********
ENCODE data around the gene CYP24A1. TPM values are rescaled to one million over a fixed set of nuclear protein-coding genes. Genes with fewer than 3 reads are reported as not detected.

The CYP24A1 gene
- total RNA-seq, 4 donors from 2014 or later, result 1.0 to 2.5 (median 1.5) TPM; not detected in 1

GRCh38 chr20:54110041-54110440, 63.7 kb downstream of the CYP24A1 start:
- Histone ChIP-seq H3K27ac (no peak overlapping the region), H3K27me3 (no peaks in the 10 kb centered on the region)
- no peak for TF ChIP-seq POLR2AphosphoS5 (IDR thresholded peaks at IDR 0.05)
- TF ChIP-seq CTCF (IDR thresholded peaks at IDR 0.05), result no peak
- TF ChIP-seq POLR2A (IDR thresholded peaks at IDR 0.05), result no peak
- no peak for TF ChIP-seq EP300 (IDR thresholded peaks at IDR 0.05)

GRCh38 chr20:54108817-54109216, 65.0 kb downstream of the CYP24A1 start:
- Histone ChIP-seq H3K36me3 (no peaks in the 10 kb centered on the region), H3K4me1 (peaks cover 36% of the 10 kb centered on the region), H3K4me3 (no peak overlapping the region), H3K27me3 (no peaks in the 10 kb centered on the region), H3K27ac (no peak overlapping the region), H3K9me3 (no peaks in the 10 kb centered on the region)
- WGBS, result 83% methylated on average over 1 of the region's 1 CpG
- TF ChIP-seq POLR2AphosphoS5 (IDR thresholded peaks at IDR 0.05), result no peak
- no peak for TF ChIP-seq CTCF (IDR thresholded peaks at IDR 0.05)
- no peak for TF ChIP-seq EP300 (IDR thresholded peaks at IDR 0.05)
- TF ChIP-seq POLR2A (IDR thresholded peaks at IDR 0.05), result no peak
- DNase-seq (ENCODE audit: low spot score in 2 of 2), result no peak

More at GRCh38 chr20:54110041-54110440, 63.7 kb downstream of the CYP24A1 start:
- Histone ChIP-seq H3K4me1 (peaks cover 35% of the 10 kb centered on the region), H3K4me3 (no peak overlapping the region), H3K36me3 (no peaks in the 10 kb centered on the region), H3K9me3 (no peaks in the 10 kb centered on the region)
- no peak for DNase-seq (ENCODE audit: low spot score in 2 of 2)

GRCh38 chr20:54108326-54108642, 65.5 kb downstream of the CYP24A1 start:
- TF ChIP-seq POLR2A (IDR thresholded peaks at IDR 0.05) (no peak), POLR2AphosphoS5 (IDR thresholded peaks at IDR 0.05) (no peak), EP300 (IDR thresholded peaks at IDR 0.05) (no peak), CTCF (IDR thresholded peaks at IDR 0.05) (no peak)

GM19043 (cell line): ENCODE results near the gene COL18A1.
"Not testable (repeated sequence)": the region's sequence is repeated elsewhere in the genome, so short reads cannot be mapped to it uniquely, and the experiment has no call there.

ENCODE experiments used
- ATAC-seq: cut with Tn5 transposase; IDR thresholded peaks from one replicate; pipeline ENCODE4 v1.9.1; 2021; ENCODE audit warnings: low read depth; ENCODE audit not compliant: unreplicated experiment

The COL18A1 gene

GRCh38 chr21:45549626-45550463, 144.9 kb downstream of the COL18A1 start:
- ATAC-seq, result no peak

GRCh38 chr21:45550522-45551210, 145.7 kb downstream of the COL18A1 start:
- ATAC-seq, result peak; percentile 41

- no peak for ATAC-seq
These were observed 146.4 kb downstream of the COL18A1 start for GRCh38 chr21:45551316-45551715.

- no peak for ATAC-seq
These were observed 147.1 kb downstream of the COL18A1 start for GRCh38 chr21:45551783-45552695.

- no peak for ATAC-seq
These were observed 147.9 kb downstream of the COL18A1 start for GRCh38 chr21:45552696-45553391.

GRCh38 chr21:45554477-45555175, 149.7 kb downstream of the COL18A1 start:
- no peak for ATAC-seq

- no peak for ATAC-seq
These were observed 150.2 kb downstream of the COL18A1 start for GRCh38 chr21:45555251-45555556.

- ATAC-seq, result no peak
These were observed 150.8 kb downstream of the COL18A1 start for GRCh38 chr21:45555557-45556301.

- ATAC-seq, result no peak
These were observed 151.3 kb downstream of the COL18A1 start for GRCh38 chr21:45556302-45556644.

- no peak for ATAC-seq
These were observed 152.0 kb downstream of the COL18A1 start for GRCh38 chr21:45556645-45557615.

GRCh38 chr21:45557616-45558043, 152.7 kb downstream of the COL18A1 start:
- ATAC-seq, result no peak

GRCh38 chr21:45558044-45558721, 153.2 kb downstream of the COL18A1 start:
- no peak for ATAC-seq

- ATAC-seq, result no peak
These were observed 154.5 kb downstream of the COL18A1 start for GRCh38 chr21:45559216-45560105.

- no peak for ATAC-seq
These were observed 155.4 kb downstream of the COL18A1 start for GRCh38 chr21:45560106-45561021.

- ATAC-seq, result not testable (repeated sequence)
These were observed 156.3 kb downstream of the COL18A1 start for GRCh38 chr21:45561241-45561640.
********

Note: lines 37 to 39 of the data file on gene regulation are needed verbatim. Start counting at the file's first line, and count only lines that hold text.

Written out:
These were observed 147.9 kb downstream of the COL18A1 start for GRCh38 chr21:45552696-45553391.

GRCh38 chr21:45554477-45555175, 149.7 kb downstream of the COL18A1 start:
- no peak for ATAC-seq